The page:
What’s more, your finances can get more complicated.
For example, if you buy a home and start a family, you’ll have to budget for a mortgage, property taxes, childcare costs, and a whole lot more. Also, you’ll have other humans depending on you to make sure those items are covered. It won’t be just you at that point.
Learn these 11 budgeting skills
Successful budgeting involves several skills, so it can take a bit of time to learn. But there’s no rush—you’re in college, so treat budgeting as a learning experience.
As you create and stick to your budget, make sure you develop the following budgeting skills.
Picking the right budgeting method
There isn’t just one way to budget. You have several options.
For example, the 50/30/20 method is great for beginners. Under this method, you budget 50% of your after-tax income for your needs, 30% for your wants, and 20% for your savings.
If you want to be more meticulous, you can try zero-based budgeting. This is a more traditional form of budgeting where you list all of your expenses and make sure your monthly income minus those expenses equals zero.
If you feel like you spend a bit too easily, you can try envelope-based budgeting. This involves setting aside cash in separate envelopes for each budget category. Once an envelope is empty, you can’t spend more in that category until next month.
These are just a few of the many methods out there. You may have to do more research and try a few techniques to see what works best for you.
Choosing the right budget categories
Regardless of your budgeting method, you’ll need at least some idea of what you spend money on. Choosing the right personal budget categories ensures that you won’t fail to account for any spending in your budget.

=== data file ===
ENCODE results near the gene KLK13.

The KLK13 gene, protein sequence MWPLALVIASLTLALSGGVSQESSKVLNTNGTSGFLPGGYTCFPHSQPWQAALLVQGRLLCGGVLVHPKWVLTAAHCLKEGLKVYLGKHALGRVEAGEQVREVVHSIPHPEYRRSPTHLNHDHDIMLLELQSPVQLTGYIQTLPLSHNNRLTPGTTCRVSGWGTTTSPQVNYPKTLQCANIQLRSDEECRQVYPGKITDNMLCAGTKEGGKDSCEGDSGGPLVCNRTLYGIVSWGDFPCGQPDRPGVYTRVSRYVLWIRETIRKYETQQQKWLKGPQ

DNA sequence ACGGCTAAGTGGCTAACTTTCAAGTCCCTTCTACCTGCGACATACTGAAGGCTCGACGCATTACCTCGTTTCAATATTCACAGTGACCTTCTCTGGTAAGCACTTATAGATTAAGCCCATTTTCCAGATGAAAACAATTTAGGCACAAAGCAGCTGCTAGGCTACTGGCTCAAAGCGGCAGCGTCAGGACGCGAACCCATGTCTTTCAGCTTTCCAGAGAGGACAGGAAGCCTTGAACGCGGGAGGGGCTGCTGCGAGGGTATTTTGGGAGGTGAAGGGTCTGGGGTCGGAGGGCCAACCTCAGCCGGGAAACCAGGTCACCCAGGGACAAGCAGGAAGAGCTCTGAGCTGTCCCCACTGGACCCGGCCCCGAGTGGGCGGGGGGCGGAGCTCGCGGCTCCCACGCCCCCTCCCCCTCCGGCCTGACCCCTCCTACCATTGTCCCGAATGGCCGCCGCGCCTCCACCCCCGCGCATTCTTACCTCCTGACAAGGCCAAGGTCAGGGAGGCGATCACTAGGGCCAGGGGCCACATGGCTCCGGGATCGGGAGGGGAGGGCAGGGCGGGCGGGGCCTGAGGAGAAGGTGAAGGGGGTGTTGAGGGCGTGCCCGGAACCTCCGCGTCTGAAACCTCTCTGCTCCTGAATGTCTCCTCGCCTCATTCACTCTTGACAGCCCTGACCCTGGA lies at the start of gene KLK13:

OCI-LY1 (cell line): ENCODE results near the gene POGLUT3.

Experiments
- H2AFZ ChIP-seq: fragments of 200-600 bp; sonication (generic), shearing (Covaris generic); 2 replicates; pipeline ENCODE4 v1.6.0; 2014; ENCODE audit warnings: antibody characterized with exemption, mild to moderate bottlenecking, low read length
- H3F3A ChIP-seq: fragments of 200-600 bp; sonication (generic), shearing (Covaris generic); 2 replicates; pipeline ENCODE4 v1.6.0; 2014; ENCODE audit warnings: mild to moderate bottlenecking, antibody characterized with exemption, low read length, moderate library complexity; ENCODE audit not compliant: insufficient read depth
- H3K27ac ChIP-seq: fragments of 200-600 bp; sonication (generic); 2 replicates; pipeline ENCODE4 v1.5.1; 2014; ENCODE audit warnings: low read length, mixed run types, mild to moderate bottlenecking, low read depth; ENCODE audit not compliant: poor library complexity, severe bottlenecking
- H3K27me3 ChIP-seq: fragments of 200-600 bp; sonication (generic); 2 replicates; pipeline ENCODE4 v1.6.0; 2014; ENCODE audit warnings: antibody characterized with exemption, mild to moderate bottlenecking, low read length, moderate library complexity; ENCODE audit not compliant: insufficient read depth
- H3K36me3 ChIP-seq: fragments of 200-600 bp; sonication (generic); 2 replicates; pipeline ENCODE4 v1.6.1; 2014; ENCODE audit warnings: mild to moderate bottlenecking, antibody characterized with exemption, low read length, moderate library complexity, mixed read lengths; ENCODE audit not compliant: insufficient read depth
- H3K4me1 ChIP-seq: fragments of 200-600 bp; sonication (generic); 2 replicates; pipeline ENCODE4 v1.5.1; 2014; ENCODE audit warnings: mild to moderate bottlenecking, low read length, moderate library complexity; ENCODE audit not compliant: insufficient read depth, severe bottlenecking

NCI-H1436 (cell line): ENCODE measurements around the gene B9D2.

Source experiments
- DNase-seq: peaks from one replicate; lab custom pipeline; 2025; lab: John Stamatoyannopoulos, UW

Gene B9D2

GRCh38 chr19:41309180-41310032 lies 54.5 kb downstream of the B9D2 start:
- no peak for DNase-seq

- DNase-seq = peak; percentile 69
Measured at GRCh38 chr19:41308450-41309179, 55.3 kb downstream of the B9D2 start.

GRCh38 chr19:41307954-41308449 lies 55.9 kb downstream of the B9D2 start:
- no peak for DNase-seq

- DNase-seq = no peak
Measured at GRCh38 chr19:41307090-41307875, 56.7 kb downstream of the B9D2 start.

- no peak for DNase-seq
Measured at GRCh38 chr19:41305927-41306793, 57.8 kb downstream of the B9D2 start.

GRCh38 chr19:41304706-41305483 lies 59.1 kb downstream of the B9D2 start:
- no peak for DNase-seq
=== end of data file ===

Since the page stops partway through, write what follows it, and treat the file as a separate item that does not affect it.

If you’re doing your budget by hand or in a spreadsheet, you may have to track your expenses for a month to get a better picture of your spending habits.
Budgeting apps come preloaded with categories. You can simply link your financial accounts, pick categories that fit your financial habits, and let the app track your transactions—saving you a lot of time (and money when you use them properly).
Some of these apps also let you create custom categories if they don’t contain a preset category you need.
Accounting for all of your income
Many budgeters have a paycheck as their only source of income. But as a student, you might have more. You’ll need to include all your income sources to get a better picture of the money you have available for spending and saving.
Sources of income for college budgeters can include:
Parental help—your parents sending you money
Some income sources are recurring, whereas others are one-offs.
Create separate subcategories in your income section to allocate your total income across these sources. Doing so will help you make sure you aren’t, for example, listing your student loans every single month when they’re a one-time payout.